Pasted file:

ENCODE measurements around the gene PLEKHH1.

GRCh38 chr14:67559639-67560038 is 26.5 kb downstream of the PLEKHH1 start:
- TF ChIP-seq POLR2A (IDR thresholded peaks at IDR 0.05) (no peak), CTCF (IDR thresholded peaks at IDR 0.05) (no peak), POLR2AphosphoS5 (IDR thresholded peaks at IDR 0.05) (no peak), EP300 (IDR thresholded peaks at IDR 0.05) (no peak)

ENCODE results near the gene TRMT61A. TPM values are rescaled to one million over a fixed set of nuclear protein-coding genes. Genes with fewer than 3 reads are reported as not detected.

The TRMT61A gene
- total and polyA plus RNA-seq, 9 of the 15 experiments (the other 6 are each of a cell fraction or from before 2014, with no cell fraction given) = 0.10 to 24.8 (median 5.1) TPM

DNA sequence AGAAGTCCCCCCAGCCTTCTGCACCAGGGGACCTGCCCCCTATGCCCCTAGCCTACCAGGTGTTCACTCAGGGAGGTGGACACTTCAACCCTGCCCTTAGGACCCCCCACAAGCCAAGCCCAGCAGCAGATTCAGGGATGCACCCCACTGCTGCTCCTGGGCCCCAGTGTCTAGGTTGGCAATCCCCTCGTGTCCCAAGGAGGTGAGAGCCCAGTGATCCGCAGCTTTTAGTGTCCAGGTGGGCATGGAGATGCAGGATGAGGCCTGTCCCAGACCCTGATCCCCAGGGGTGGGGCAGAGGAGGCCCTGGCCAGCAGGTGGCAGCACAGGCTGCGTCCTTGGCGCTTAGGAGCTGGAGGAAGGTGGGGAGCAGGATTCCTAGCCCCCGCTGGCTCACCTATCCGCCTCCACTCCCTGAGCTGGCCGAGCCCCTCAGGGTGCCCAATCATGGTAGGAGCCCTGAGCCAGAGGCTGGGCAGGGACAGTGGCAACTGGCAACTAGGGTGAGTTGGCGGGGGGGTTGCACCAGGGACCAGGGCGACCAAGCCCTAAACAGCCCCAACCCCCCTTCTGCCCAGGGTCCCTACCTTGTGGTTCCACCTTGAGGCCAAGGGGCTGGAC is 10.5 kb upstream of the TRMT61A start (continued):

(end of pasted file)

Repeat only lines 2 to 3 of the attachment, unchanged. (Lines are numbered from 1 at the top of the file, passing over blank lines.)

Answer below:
GRCh38 chr14:67559639-67560038 is 26.5 kb downstream of the PLEKHH1 start:
- TF ChIP-seq POLR2A (IDR thresholded peaks at IDR 0.05) (no peak), CTCF (IDR thresholded peaks at IDR 0.05) (no peak), POLR2AphosphoS5 (IDR thresholded peaks at IDR 0.05) (no peak), EP300 (IDR thresholded peaks at IDR 0.05) (no peak)